Change was in the air as the Clarke County School Board met for the first time in the auditorium of the new high school on Monday evening. School officials spent almost a full hour explaining and discussing the ramifications of the June 29th decision by the federal government to approve a waiver for Virginia schools that frees them from having to meet No Child Left Behind (NCLB) benchmarks in reading and mathematics or the federal law’s mandate that all students — regardless of circumstance — achieve grade-level proficiency by 2014.
While the waiver is generally viewed as a step in the right direction, Superintendent, Mike Murphy explained the undefined nature of the waiver makes its impact on the Clarke County School Division less than clear, ” Dr. Floyd and I have reviewed this several times and we can honestly say we have more questions about what the government has launched us into than we had before. I think in some ways it is a lot muddier.”
Murphy said the path prior to the waiver was relatively clear with goals and objectives, but now the VDOE plans to use the waiver to do something different and what that is remains a mystery. Dr. Lisa Floyd opened her prepared presentation on the impact of the decision by citing the VDOE State Superintendents who said in May, “Will it be confusing to the public? Absolutely. Will it be confusing to schools? Absolutely. Is it worth doing? Absolutely.”
At the heart of the waiver are Title I schools. Under the law in the Commonwealth of Virginia, Title 1 schools are those that receive federal funds under Title 1 of the Elementary and Secondary Education Act. These funds are given to help students in areas of low-income and high-poverty rates in order to help students who are behind academically or who are at risk of falling behind. There are currently 723 schools in Virginia identified as Title I in the 2011-2012 school year, but none of the schools in Clarke County currently fall into this category. So, while there will be significant changes for those 723 schools, it seems the impact on Clarke County schools will be limited.
One metric that has been scrutinized locally in the past has been eliminated. Virginia schools and school divisions will no longer receive annual “Adequate Yearly Progress” or AYP ratings. Instead, the performance metric will be based on Annual Measurable Objectives (AMOs) but the minimum expectations for AMOs has not been released by the state. Virginia’s 2012-2013 AMOs, which had been scheduled to advance to 91 percent passing in reading and 90 percent passing in mathematics, will be adjusted once the data from the 2011-2012 assessments have been verified by school divisions.
The waiver also creates a greater focus on Proficiency Gap Groups which include:
Gap Group 1 – Students with disabilities, English language learners, and economically disadvantaged students (unduplicated count)
Gap Group 2 – Black students, not of Hispanic origin, including students with disabilities, English language learners, and economically disadvantaged students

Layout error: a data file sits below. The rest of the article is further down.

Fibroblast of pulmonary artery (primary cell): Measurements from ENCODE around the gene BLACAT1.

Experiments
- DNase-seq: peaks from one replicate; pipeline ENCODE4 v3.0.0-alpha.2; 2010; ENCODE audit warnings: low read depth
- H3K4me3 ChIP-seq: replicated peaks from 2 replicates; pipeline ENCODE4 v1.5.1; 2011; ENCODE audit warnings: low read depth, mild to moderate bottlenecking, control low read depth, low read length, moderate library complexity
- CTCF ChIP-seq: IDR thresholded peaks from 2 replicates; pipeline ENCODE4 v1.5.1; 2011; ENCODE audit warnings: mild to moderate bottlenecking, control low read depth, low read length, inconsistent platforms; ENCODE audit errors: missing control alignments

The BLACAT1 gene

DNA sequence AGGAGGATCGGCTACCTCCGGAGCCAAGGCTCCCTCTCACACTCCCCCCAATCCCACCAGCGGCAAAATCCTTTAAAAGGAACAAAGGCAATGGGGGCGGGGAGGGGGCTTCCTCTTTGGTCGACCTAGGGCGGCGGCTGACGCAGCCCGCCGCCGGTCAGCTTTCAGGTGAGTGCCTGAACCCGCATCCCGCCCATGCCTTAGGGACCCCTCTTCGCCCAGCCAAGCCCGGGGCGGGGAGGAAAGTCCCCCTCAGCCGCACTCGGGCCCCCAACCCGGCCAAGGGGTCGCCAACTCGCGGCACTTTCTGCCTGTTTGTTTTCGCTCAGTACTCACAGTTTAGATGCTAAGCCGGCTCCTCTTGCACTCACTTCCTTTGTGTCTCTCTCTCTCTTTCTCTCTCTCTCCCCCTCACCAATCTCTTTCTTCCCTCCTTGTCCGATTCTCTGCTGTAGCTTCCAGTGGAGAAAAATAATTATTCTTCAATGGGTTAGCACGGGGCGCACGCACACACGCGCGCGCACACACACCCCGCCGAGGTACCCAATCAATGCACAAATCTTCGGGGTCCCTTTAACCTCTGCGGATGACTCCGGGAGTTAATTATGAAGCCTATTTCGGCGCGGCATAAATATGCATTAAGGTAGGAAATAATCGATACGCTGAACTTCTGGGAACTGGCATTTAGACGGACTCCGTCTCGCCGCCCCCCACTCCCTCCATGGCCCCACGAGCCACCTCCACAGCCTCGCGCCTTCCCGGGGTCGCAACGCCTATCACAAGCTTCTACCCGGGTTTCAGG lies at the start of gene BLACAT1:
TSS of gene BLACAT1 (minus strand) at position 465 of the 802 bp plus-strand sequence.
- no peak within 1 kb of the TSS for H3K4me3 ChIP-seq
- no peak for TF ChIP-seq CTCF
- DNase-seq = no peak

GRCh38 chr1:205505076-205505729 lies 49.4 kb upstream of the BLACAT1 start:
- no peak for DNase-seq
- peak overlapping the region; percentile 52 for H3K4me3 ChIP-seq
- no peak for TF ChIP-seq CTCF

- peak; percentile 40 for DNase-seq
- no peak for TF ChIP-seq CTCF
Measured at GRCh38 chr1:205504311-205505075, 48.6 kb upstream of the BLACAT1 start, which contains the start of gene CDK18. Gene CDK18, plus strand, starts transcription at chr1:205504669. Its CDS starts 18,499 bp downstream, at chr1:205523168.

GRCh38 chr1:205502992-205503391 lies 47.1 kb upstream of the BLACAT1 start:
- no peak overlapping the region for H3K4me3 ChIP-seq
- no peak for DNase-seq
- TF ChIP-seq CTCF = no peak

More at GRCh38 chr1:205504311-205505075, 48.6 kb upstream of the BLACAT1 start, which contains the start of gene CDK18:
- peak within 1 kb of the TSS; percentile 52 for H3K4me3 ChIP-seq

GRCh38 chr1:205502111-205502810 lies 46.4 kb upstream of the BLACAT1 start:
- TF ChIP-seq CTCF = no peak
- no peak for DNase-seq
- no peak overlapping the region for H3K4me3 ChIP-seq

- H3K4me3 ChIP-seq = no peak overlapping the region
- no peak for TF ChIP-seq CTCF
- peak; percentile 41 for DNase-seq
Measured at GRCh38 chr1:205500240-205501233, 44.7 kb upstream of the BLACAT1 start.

Gap Group 3 – Hispanic students, of one or more races, including students with disabilities, English language learners, and economically disadvantaged students
In order to meet federal accountability requirements, schools and divisions will be required to reduce failure rates in reading and mathematics by half during the next six years in each proficiency gap group and each individual subgroup. Additionally, high schools will need to meet federal graduation expectations.
Given the size and demographics of Clarke County’s school system even the impact of these accountability groups may be limited. Virginia’s “minimum n” has been reduced from 50 to 30. While the expectation is that all students will participate in statewide assessments, if fewer than the “minimum n” count of 30 students are in a group or subgroup, the individual performance of the group with a small n-size will not be included in federal accountability determinations. The assessment results of these students will be counted in the “all students” group.
While School Board members thanked Floyd for her thorough presentation, Berryville District Board Member Jim Brinkmeier tried to drive the conversation back to the request that the he made of school officials at the last meeting to produce a historical record of SOL performance for the last 3 years, in particular the preliminary SOL data that is available to the administration for this year’s SOL performance. “I have looked at our SOLs from the VDOE website over the last three years and just to give you the Readers Digest version here quickly, of the 11 subjects tested at Clarke County High School over the last three years, 6 areas were down. Some a little some more significantly.” He added, “The data that the schools currently have is preliminary and I know we have no benchmarks to measure it by, but we can look at similar school divisions in the Commonwealth and see how we compare to them.”
Superintendent Murphy and Lisa Floyd suggested that the examination of this year’s results should wait until the VDOE has had their final assessment of the results later in August. School Board Chair Janet Alger agreed and the group put the review of the 2011-2012 SOL scores in the agenda for the August 27th meeting.